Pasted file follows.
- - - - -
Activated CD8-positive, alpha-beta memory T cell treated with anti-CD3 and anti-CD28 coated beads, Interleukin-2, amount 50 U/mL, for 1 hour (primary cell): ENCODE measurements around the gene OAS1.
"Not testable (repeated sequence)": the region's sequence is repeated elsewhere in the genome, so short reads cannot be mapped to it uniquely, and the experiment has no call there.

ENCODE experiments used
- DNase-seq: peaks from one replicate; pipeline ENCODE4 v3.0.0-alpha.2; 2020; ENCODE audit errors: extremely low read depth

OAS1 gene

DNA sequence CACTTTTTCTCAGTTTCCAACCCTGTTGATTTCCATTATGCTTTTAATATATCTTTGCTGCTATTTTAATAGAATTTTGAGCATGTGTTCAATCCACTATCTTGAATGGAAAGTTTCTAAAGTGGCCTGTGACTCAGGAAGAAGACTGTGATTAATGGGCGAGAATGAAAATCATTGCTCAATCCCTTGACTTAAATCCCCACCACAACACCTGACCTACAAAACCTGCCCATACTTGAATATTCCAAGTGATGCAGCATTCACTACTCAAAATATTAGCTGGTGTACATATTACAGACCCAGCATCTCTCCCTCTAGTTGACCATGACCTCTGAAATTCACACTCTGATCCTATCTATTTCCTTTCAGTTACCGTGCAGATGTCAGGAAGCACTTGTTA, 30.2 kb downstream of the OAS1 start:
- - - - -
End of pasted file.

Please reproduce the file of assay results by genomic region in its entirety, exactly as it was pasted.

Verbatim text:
Activated CD8-positive, alpha-beta memory T cell treated with anti-CD3 and anti-CD28 coated beads, Interleukin-2, amount 50 U/mL, for 1 hour (primary cell): ENCODE measurements around the gene OAS1.
"Not testable (repeated sequence)": the region's sequence is repeated elsewhere in the genome, so short reads cannot be mapped to it uniquely, and the experiment has no call there.

ENCODE experiments used
- DNase-seq: peaks from one replicate; pipeline ENCODE4 v3.0.0-alpha.2; 2020; ENCODE audit errors: extremely low read depth

OAS1 gene

DNA sequence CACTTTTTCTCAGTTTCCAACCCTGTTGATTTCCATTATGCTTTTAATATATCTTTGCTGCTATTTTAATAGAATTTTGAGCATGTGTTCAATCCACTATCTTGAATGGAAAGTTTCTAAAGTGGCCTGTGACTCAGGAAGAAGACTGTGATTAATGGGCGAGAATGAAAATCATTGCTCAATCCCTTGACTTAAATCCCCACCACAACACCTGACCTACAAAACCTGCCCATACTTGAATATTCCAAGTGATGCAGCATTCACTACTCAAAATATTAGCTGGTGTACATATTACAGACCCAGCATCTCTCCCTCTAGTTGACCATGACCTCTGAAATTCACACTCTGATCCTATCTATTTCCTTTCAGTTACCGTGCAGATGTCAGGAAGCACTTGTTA, 30.2 kb downstream of the OAS1 start: